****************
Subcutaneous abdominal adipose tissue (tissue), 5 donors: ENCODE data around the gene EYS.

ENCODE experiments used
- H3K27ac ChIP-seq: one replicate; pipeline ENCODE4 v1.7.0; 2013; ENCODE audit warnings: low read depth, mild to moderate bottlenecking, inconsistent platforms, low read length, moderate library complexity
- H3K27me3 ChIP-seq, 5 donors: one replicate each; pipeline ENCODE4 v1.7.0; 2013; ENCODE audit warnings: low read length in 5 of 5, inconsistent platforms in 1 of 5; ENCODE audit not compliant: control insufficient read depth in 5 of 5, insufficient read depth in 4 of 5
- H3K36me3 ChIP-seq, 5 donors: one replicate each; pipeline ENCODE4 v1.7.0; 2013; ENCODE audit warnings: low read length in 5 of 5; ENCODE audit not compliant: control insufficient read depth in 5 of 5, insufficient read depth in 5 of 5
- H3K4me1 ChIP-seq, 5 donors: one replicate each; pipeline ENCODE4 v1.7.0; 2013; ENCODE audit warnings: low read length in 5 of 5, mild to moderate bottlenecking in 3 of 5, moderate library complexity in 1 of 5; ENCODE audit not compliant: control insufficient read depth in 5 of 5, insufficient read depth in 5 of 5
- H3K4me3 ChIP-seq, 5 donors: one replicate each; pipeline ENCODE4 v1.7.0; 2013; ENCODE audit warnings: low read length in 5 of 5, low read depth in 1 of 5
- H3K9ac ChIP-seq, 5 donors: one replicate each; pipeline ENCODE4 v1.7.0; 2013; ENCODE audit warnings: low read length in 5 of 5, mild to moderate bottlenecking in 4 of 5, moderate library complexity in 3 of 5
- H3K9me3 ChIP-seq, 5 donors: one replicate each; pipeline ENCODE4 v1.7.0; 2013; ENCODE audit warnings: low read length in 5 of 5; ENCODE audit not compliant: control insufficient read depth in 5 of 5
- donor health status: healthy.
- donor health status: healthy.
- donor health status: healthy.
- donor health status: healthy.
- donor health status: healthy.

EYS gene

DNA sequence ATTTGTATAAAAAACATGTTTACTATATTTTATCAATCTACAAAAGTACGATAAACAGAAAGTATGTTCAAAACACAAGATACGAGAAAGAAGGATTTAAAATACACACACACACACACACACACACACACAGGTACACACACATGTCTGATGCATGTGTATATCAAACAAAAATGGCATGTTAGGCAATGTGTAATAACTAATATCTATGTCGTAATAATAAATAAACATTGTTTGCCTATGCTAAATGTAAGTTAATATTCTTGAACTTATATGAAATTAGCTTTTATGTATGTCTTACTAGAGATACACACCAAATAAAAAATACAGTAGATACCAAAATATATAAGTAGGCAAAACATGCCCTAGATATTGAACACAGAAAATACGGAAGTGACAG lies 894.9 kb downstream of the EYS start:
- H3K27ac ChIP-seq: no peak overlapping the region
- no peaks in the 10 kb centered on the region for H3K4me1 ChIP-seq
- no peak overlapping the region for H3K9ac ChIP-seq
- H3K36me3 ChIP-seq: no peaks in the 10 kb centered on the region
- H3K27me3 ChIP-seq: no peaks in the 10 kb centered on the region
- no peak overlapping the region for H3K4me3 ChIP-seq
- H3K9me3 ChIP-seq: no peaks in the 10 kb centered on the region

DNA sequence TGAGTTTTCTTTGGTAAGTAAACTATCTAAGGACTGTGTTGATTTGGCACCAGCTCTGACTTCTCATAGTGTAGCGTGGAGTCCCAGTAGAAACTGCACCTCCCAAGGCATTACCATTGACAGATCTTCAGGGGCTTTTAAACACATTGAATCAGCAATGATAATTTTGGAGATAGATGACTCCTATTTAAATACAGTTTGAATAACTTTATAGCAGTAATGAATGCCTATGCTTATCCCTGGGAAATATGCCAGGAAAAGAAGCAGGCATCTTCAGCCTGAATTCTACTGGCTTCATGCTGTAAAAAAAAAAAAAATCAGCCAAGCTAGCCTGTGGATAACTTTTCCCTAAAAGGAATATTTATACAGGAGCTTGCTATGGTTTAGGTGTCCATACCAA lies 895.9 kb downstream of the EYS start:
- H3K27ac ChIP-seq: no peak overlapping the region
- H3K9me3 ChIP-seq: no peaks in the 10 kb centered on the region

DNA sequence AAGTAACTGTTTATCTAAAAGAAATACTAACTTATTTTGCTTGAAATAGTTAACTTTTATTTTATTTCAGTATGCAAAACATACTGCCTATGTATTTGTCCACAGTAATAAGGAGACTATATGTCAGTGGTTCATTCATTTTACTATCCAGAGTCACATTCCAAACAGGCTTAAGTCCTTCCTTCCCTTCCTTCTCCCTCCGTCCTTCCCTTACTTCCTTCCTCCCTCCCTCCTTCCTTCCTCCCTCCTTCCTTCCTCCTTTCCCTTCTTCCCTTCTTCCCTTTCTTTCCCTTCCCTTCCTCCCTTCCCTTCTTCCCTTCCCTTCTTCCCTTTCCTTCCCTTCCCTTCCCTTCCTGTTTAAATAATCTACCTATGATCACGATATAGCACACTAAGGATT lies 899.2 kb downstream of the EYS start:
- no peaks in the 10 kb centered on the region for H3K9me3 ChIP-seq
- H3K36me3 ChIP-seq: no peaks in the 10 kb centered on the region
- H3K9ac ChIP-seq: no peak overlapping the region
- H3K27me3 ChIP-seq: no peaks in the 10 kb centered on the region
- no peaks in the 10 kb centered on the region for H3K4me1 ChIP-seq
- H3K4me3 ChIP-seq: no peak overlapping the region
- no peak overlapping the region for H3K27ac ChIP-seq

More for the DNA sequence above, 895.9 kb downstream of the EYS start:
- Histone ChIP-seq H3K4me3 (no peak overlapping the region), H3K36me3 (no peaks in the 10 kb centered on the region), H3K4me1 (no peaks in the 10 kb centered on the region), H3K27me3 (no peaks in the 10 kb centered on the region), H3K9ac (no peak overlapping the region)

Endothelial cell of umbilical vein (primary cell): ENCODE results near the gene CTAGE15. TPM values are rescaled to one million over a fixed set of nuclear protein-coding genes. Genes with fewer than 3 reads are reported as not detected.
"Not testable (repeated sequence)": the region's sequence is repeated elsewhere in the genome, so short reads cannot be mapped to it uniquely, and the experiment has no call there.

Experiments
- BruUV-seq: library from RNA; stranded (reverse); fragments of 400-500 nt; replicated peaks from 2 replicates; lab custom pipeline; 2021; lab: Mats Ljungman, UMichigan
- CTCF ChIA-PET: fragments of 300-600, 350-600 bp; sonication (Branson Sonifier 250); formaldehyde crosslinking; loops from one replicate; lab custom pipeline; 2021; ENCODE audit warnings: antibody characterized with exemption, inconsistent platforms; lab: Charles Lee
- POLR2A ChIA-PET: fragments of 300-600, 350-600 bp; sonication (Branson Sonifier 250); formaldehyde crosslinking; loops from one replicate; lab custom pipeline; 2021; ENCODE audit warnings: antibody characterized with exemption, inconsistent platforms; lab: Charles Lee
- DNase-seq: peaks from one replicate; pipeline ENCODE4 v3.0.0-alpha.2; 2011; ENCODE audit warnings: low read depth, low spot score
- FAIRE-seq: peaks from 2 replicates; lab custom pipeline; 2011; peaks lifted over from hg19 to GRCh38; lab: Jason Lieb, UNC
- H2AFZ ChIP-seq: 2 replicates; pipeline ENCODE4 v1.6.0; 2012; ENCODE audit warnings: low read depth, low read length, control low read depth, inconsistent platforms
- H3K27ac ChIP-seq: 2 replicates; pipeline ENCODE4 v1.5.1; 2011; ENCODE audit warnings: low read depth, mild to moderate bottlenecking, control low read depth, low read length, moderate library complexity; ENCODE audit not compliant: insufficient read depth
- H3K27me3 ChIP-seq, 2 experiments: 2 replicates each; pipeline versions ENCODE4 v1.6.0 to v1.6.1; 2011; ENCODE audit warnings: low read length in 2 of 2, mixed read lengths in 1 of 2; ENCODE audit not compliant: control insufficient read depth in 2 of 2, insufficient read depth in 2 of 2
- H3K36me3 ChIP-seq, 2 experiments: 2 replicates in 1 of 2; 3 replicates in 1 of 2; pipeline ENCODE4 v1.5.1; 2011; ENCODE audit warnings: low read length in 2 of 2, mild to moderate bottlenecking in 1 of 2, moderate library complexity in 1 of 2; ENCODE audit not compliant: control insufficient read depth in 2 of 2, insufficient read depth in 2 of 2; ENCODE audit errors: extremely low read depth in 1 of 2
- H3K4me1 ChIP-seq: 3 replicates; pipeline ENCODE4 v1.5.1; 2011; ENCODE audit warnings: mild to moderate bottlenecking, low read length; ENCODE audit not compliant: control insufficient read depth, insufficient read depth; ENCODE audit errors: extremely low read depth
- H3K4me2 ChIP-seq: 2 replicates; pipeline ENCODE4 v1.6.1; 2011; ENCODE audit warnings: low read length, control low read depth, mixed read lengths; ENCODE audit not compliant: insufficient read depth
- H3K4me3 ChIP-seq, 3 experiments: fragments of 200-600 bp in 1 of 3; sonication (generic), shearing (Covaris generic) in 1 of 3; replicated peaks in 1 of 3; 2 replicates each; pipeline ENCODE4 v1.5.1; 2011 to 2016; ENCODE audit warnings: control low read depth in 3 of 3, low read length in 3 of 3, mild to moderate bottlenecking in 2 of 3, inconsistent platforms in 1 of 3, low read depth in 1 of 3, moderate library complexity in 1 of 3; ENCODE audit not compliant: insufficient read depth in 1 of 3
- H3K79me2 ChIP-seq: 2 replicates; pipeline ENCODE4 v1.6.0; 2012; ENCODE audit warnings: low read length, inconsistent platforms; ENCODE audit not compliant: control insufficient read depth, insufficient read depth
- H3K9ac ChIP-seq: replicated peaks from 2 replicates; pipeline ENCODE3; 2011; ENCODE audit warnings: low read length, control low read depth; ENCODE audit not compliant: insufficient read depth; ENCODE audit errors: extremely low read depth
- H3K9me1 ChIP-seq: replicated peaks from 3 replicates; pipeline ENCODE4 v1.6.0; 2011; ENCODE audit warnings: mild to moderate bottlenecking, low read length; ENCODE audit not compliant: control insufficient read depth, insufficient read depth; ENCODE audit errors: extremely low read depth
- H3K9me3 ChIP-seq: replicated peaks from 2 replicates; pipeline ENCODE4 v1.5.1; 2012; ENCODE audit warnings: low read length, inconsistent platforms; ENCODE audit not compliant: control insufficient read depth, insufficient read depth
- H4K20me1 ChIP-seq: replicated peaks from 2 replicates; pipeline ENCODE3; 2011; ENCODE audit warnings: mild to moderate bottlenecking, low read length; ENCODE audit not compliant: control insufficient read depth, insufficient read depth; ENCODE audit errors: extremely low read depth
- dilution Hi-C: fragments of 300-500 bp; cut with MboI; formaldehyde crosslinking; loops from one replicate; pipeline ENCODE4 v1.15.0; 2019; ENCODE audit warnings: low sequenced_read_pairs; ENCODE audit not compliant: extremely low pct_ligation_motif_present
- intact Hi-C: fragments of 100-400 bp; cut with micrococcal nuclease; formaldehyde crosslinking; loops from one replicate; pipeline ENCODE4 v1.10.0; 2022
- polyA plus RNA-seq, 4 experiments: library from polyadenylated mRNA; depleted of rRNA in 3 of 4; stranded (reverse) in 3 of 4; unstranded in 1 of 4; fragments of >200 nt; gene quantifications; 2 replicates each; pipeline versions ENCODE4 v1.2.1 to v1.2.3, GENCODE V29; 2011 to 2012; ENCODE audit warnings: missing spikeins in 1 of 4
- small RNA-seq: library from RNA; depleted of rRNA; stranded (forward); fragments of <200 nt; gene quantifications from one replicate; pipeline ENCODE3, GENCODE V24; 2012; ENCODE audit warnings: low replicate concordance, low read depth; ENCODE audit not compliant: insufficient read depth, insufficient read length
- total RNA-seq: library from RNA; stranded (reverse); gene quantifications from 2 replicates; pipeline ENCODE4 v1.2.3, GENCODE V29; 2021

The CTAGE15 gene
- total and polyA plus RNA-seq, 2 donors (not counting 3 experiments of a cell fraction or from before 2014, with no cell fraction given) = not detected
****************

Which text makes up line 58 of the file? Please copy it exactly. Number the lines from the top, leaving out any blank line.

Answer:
- intact Hi-C: fragments of 100-400 bp; cut with micrococcal nuclease; formaldehyde crosslinking; loops from one replicate; pipeline ENCODE4 v1.10.0; 2022